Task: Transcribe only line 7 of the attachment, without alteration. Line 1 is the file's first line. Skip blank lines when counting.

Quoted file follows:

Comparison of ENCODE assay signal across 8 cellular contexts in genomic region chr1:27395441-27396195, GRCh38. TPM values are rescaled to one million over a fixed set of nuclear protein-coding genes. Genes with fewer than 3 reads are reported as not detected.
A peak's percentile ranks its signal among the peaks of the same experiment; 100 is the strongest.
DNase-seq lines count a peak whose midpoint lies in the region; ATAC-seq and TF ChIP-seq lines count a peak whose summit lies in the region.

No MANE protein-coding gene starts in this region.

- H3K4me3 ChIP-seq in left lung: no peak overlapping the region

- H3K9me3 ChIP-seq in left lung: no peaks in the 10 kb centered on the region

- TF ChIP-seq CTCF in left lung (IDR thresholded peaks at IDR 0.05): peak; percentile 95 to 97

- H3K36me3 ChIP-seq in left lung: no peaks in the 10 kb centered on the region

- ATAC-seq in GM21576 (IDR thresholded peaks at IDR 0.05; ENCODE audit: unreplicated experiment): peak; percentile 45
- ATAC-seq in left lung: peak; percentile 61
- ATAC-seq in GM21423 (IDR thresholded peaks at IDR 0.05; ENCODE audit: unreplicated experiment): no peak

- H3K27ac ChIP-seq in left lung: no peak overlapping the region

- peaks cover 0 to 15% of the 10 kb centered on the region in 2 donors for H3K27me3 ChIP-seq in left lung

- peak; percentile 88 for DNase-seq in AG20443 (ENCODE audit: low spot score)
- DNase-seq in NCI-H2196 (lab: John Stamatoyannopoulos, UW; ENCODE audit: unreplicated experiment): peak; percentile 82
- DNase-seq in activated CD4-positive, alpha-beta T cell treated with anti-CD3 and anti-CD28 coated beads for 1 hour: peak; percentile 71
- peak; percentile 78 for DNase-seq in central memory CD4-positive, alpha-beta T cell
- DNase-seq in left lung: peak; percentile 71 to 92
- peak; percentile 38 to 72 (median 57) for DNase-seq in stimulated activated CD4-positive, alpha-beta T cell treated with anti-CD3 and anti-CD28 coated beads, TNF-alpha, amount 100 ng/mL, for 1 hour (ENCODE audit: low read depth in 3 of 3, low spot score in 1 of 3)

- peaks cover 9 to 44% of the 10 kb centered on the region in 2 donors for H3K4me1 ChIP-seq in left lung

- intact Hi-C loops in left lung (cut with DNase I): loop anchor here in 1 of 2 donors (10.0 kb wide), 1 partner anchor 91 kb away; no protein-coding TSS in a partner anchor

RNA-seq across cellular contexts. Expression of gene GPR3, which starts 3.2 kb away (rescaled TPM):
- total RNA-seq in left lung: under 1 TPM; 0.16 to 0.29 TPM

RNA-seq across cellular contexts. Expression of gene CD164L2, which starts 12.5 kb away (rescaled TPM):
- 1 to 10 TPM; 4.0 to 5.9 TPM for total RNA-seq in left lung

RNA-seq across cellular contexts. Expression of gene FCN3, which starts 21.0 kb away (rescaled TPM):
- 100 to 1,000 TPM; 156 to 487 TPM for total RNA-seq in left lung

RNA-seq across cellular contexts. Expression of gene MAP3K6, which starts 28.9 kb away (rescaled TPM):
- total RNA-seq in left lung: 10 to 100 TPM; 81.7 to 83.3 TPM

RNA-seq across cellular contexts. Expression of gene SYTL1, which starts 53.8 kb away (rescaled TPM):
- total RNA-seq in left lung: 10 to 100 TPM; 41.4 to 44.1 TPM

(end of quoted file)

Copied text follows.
- TF ChIP-seq CTCF in left lung (IDR thresholded peaks at IDR 0.05): peak; percentile 95 to 97